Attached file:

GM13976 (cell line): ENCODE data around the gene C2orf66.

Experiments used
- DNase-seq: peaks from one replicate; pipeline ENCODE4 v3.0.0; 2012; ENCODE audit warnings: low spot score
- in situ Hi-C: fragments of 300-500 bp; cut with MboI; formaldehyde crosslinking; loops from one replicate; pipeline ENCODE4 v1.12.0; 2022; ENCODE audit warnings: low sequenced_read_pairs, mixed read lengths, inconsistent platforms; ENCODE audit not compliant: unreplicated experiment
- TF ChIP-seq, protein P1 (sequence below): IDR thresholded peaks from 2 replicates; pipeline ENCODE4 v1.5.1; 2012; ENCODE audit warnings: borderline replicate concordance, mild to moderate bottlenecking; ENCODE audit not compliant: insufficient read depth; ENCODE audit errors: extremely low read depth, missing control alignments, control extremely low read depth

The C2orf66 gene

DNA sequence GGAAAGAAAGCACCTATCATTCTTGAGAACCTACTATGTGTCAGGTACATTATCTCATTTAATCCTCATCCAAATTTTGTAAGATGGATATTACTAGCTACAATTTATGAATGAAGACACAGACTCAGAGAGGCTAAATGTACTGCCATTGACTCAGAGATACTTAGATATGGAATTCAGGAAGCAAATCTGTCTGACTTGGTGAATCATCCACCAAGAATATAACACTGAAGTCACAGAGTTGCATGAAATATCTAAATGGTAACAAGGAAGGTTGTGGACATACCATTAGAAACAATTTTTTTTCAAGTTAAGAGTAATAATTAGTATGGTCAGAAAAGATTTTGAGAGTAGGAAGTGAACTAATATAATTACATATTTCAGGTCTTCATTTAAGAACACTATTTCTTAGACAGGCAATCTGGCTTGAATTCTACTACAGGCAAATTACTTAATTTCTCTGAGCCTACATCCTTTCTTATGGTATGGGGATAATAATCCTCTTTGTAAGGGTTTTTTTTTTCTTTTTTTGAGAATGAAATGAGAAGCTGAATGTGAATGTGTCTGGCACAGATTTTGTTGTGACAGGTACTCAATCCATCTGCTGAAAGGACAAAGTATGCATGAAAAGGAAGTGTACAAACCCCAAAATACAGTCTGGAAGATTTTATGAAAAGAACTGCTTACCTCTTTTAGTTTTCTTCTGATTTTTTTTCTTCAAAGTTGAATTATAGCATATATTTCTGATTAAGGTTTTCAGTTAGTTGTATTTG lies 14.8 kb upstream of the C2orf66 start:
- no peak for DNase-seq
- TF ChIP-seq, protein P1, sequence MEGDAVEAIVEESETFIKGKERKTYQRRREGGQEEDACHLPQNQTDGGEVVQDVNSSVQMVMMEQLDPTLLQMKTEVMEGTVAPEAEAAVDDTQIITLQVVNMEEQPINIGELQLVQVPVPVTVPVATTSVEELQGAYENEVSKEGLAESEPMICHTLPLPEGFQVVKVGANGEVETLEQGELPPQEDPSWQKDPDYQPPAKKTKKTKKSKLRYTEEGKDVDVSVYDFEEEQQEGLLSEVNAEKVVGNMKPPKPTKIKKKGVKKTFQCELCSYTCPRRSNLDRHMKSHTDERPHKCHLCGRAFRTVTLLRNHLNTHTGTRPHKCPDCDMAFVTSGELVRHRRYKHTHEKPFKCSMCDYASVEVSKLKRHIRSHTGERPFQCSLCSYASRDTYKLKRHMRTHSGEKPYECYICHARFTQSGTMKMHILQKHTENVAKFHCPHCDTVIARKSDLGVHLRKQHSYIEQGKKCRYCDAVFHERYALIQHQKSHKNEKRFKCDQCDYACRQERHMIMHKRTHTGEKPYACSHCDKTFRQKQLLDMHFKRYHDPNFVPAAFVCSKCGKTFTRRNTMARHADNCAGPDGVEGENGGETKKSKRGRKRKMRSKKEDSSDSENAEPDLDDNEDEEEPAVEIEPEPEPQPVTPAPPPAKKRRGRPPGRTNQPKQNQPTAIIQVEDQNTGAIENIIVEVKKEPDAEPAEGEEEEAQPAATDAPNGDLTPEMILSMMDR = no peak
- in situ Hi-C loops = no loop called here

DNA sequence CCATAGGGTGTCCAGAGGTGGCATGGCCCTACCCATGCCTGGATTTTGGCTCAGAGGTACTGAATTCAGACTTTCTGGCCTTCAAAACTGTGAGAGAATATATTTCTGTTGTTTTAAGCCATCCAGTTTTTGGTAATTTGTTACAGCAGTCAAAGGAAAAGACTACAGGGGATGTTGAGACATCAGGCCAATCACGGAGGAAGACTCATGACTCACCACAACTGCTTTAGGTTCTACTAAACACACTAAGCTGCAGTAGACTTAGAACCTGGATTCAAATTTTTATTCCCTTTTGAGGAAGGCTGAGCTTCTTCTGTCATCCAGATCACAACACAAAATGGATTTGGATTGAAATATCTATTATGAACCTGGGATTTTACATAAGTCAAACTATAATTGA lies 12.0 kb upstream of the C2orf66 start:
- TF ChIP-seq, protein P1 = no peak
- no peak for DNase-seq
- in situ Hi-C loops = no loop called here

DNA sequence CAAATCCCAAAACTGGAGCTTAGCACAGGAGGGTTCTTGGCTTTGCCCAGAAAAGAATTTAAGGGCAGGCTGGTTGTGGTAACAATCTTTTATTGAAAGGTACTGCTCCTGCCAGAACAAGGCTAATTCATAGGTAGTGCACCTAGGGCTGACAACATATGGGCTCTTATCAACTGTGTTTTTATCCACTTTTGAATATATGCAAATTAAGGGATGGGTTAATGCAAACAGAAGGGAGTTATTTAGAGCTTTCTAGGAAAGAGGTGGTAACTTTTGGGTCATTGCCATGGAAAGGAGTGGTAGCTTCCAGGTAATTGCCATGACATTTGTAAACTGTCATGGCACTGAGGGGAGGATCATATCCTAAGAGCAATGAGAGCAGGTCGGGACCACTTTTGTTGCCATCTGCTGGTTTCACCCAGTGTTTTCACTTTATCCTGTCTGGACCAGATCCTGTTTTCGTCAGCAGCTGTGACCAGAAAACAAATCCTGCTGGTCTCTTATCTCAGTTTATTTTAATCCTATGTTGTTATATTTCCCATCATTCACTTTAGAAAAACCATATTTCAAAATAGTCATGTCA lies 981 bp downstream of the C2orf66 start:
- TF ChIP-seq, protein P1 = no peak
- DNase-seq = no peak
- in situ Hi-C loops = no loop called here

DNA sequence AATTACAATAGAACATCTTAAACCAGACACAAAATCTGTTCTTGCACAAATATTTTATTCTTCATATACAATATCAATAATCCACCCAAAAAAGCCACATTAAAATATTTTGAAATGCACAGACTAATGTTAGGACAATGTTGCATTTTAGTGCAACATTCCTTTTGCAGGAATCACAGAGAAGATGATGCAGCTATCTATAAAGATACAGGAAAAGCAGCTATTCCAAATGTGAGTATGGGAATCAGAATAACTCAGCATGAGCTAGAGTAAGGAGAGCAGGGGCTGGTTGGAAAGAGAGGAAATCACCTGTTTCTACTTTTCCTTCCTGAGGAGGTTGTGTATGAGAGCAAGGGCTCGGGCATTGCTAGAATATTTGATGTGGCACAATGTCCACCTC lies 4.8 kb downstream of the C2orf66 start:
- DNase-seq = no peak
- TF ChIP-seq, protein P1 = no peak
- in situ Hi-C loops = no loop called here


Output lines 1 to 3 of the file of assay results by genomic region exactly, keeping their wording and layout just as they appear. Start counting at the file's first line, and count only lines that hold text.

GM13976 (cell line): ENCODE data around the gene C2orf66.

Experiments used
- DNase-seq: peaks from one replicate; pipeline ENCODE4 v3.0.0; 2012; ENCODE audit warnings: low spot score